Dewalt 20V Atomic DCD799 Hammer Drill Review

Dewalt DCD799 Angle 5

Quick take

The Dewalt 20V Atomic DCD799 Hammer Drill is ideal for homeowners or trades workers who value a drill with a good size, weight, and performance balance. The DCD799 is incredibly lightweight and compact for an 18V hammer drill, as should be expected from Dewalt’s Atomic-branded lineup that’s designed to cast a small shadow. It also drills and drives reasonably fast for the size. It won’t win speed contests since flagship-level drills take that crown. Instead, it hits the needed criteria for use outside the job site. Namely, it’s easy to use with the size and weight and easily finishes light and medium-duty jobs. Woodworkers may also want to consider the DCD799 if they want something more powerful than a 12V drill.

Brand Dewalt
Platform 20V Atomic
Motor Brushless
Speeds 2
Torque in-lbs Not advertised
BPM 28,050.0
Clutch settings 15
Chuck size 1/2"
Same as DCD799B

Global rankings

18 models tested

Drilling speed (sec.)17.211
Driving speed (sec.)12.710
Torque (in-lbs)Not advertisedNot ranked
Bare weight (lbs)2.548
Drilling Noise (dBA)88.29

Editorial opinion

Methodology used: Heavy duty

Editorial rating

4.02 / 5 stars


  • Exceptionally lightweight and compact
  • Includes a hammer drill functionality
  • Brushless motor
  • Long warranty


  • Plastic chuck sleeve isn’t as durable as metal

Recommended configuration


Includes (2) Max 12V 3Ah battery

Series lineup

Model #PlatformAction ModesMax Torque (in-lbs)Review
Dewalt DCD70920V AtomicDrill, hammerNot advertisedFull review
Dewalt DCD79920V AtomicDrill, hammerNot advertisedFull review
Dewalt DCD80020V Max XRDrill onlyNot advertisedFull review
Dewalt DCD80520V Max XRDrill, hammerNot advertisedFull review

Lab results

Drilling speed

Drilling speed total time (drill mode, sec.): 17.2
Drilling speed average time (drill mode, sec.): 3.4
Drilling speed total time (hammer mode, sec.): 13.9
Drilling speed average time (hammer mode, sec.): 2.8
Hammer mode speed improvement: 19.2%

The DCD799 impresses when considering the drilling speed for the size. No compact hammer drill can compete on speed with bulkier and more powerful flagship models. However, the DCD799 is one of our test fleet’s fastest compact hammer drills.

Importantly, it sustained high RPMs throughout the hole depth to clear chips and avoid bogging down.

The hammering functionality performed reasonably well at improving drilling speeds in stacked lumber. On average, we expect 20.0% or better speed improvement when using the hammer drill over the standard drill mode.

We also tested the DCD799 using a range of forstner, spade, and auger bits. We started to feel the DCD799 was underpowered once boring holes 3/4 inch and wider with the forstner and spade bits. It wasn’t underpowered in that it couldn’t complete each task. Instead, we had to drop to the low setting for additional torque to finish the job.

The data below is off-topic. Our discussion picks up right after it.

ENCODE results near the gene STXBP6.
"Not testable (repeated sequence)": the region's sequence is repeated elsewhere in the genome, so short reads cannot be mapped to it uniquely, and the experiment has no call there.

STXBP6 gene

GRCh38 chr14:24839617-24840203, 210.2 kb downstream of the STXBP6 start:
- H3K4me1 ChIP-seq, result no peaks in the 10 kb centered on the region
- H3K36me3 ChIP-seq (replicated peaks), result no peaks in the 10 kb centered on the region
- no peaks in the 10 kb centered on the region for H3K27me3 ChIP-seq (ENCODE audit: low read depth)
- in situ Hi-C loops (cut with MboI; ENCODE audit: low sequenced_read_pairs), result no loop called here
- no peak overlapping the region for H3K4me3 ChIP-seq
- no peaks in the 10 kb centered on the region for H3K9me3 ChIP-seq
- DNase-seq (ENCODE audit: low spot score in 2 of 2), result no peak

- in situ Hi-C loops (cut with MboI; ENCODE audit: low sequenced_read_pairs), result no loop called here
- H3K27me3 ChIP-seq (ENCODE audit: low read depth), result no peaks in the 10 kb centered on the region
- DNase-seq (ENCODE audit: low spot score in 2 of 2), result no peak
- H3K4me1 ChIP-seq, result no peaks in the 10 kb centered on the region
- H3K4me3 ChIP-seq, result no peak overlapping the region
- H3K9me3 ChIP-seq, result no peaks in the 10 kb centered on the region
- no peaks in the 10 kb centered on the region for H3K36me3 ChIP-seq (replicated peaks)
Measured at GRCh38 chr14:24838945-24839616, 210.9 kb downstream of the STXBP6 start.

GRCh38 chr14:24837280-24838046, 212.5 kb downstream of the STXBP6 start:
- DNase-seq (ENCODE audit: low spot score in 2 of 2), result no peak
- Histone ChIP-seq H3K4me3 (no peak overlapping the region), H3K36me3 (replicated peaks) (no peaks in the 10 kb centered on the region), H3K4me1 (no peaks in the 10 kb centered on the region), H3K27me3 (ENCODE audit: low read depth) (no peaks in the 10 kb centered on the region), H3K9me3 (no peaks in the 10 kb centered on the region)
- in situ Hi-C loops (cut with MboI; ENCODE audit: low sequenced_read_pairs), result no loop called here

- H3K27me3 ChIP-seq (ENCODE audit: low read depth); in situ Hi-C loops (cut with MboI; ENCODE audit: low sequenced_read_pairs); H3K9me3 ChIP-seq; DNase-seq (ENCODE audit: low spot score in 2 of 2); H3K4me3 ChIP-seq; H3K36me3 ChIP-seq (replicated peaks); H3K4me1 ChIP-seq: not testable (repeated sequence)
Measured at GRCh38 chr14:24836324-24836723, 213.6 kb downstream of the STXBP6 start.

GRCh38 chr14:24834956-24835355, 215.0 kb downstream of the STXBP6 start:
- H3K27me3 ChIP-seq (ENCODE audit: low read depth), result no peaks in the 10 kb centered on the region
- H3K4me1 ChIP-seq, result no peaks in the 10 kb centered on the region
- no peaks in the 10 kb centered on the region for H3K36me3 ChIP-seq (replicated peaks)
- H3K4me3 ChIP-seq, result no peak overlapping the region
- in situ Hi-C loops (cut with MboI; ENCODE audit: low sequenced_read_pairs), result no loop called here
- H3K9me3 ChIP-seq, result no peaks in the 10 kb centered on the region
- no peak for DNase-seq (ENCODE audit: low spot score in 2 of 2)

Compare drilling speed test results

Driving speed

GRK total driving time forward (sec.): 12.7
GRK average driving time forward (sec.): 2.5
GRK total driving time reverse (sec.): 9.9
GRK average driving time reverse (sec.): 2.0

The DCD799 is powerful enough to drive structural screws and lag bolts quickly. Again, it isn’t as performant as drills designed for use on the job site. But context is essential when reviewing the driving speed results and determining how much speed matters.

The DCD799 finished 5 1/8 inch GRK RSS fasteners with an average time of 2.4 seconds per screw. The top-performing hammer drills in our test fleet finished with an average of 1.3 to 1.5 seconds per screw. We’ll let our readers determine if the speed difference is worth the higher cost of moving to a faster drill.

Compare driving speed test results


Dewalt DCD799 RPM Chart

Max RPM speed 2: 1,635.0
Max RPM speed 1: 439.0

The measured RPM output for the DCD799 is comparably low, explaining some of the speed performance against faster drills in our test fleet. A higher RPM output profile throughout its transmission settings would improve the DCD799’s speed under load.

Compare drill RPM test results


Advertised max torque (in-lbs): Not advertised
Advertised max torque (ft-lbs): Not advertised

Dewalt no longer advertises the torque of its drills and we currently don’t test torque on a torque meter in-house, like we do for impact drivers.

Compare drill torque


Dewalt DCD799 Chuck Closeup

Chuck size: 1/2″
Chuck sleeve material: Plastic

While an all-metal chuck is more durable, the DCD799’s ratcheting chuck works well with its plastic chuck sleeve and metal three-jaw design. Critically, we didn’t experience any instances of the chuck loosening throughout testing.

Motor & BPM

Dewalt DCD799 Drill Modes

Motor type: Brushless
Action modes: Drill, hammer
Advertised blows per min. (speed 2): 28,050.0
Advertised blows per min. (speed 1): Not advertised
Variable speed trigger: Yes
Kickback control technology: No
Trigger draw length (in.): 0.375

Dewalt designed the DCD799 with a brushless motor, improving its longevity and efficiency over brushed motors, commonly found in cheap power tools.

There are two action modes. The drill mode disengages the clutch for unrestrained torque output. The hammer drill mode also disengages the clutch but layers in a hammering mechanism that impacts at a rate of 28,050.0 blows per minute (BPM).

You can review our drilling speed tests below, where we measure the speed improvement offered using the hammer drill mode.

There is no kickback control technology, which is a minor letdown. The DCD799 is right on the cusp of being a highly powerful drill. Wrist injuries can occur at this power tier, highlighting why kickback control could be valuable. Some of the best Milwaukee drills included kickback control technology.

Compare drill motors

Clutch & speed settings

Dewalt DCD799 Clutch & Speed

Speed settings: 2
Clutch settings: 15

The DCD799 includes a standard two-speed transmission that runs the drill in the low or high setting in all drill modes and clutch settings. Setting the drill to the drill mode in the low setting generates the maximum torque output.

There are 15 total clutch options to tune the torque output for a wide range of tasks. 15 options are fewer than some hammer drills offer. Still, 15 is more than most people will need in practice.